Swede midge larvae and symptoms were spotted in much of northeastern Saskatchewan this summer, concerning producers and agronomists alike. This isn’t the first time there has been concern over their movement, however. Three adult midge were found in Saskatchewan in 2007, only seven years after first being identified in Ontario, where their spread has been hasty and destructive.
There are still more questions than answers for western Canada. Ideal control measures and timing, developmental models, canola varietal susceptibility and economic thresholds will all need to be researched further before many recommendations can be made.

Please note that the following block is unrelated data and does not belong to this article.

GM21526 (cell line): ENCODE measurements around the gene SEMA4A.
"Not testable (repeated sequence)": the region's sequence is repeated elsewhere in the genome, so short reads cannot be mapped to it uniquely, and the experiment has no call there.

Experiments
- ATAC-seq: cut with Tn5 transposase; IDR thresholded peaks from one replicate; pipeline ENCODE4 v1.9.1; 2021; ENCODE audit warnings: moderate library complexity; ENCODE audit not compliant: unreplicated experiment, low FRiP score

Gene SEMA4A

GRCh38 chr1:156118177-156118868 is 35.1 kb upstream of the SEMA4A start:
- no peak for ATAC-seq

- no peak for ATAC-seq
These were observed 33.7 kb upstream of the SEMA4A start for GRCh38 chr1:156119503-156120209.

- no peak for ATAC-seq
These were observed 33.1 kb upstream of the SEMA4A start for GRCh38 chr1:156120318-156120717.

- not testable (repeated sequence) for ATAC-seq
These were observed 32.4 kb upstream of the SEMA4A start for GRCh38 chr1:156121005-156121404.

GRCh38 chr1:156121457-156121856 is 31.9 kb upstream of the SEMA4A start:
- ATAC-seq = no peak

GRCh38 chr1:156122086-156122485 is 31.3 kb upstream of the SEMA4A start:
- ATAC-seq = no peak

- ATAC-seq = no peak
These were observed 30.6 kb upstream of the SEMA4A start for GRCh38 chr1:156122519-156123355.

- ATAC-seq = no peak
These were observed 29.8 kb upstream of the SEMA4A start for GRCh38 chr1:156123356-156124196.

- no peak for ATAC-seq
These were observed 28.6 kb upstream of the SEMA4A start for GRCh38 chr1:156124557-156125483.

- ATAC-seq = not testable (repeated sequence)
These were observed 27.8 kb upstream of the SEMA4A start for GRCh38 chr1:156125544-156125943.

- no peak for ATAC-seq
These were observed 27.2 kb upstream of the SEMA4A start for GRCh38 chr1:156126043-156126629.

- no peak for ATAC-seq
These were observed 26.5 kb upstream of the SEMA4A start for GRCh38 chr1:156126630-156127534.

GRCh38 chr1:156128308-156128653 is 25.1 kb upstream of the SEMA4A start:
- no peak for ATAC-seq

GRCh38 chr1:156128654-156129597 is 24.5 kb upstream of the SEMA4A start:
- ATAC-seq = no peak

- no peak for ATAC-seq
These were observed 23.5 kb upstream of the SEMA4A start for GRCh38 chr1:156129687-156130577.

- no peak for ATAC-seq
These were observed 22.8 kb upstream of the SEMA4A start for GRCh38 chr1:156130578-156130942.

What can producers do in the meantime?
In this Canola School, Julie Soroka, research scientist with Agriculture and Agri-Food Canada, describes the importance of knowlege, addressing: the biology of the swede midge, host symptoms to expect in canola and management strategies you can employ now to reduce the potential for yield loss later.
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